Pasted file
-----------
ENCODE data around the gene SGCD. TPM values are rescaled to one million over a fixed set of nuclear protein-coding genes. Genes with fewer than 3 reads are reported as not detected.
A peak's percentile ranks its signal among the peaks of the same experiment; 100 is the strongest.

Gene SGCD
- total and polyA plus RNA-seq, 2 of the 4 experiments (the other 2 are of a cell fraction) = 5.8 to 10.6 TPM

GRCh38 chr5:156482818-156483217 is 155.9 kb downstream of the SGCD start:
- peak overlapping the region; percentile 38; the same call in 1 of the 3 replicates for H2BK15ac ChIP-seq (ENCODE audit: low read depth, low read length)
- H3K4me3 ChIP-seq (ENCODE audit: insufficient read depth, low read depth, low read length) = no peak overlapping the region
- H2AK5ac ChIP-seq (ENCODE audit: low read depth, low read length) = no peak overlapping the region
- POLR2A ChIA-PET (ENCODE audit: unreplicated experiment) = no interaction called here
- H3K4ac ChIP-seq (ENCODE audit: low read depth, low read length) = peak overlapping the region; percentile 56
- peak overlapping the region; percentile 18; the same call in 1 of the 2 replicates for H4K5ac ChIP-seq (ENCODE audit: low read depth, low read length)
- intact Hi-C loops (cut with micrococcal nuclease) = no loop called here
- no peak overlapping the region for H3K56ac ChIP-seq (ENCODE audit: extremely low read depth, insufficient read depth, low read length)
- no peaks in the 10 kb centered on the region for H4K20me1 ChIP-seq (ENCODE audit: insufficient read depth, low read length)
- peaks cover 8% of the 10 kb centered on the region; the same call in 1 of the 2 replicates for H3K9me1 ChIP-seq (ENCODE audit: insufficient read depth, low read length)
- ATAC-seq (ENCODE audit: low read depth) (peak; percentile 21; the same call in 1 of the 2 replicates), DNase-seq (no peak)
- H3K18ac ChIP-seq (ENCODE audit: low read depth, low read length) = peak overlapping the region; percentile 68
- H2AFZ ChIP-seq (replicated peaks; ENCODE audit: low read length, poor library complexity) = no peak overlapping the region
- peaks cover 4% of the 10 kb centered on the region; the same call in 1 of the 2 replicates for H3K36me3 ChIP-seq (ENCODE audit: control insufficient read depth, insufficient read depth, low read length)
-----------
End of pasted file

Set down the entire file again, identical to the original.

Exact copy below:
ENCODE data around the gene SGCD. TPM values are rescaled to one million over a fixed set of nuclear protein-coding genes. Genes with fewer than 3 reads are reported as not detected.
A peak's percentile ranks its signal among the peaks of the same experiment; 100 is the strongest.

Gene SGCD
- total and polyA plus RNA-seq, 2 of the 4 experiments (the other 2 are of a cell fraction) = 5.8 to 10.6 TPM

GRCh38 chr5:156482818-156483217 is 155.9 kb downstream of the SGCD start:
- peak overlapping the region; percentile 38; the same call in 1 of the 3 replicates for H2BK15ac ChIP-seq (ENCODE audit: low read depth, low read length)
- H3K4me3 ChIP-seq (ENCODE audit: insufficient read depth, low read depth, low read length) = no peak overlapping the region
- H2AK5ac ChIP-seq (ENCODE audit: low read depth, low read length) = no peak overlapping the region
- POLR2A ChIA-PET (ENCODE audit: unreplicated experiment) = no interaction called here
- H3K4ac ChIP-seq (ENCODE audit: low read depth, low read length) = peak overlapping the region; percentile 56
- peak overlapping the region; percentile 18; the same call in 1 of the 2 replicates for H4K5ac ChIP-seq (ENCODE audit: low read depth, low read length)
- intact Hi-C loops (cut with micrococcal nuclease) = no loop called here
- no peak overlapping the region for H3K56ac ChIP-seq (ENCODE audit: extremely low read depth, insufficient read depth, low read length)
- no peaks in the 10 kb centered on the region for H4K20me1 ChIP-seq (ENCODE audit: insufficient read depth, low read length)
- peaks cover 8% of the 10 kb centered on the region; the same call in 1 of the 2 replicates for H3K9me1 ChIP-seq (ENCODE audit: insufficient read depth, low read length)
- ATAC-seq (ENCODE audit: low read depth) (peak; percentile 21; the same call in 1 of the 2 replicates), DNase-seq (no peak)
- H3K18ac ChIP-seq (ENCODE audit: low read depth, low read length) = peak overlapping the region; percentile 68
- H2AFZ ChIP-seq (replicated peaks; ENCODE audit: low read length, poor library complexity) = no peak overlapping the region
- peaks cover 4% of the 10 kb centered on the region; the same call in 1 of the 2 replicates for H3K36me3 ChIP-seq (ENCODE audit: control insufficient read depth, insufficient read depth, low read length)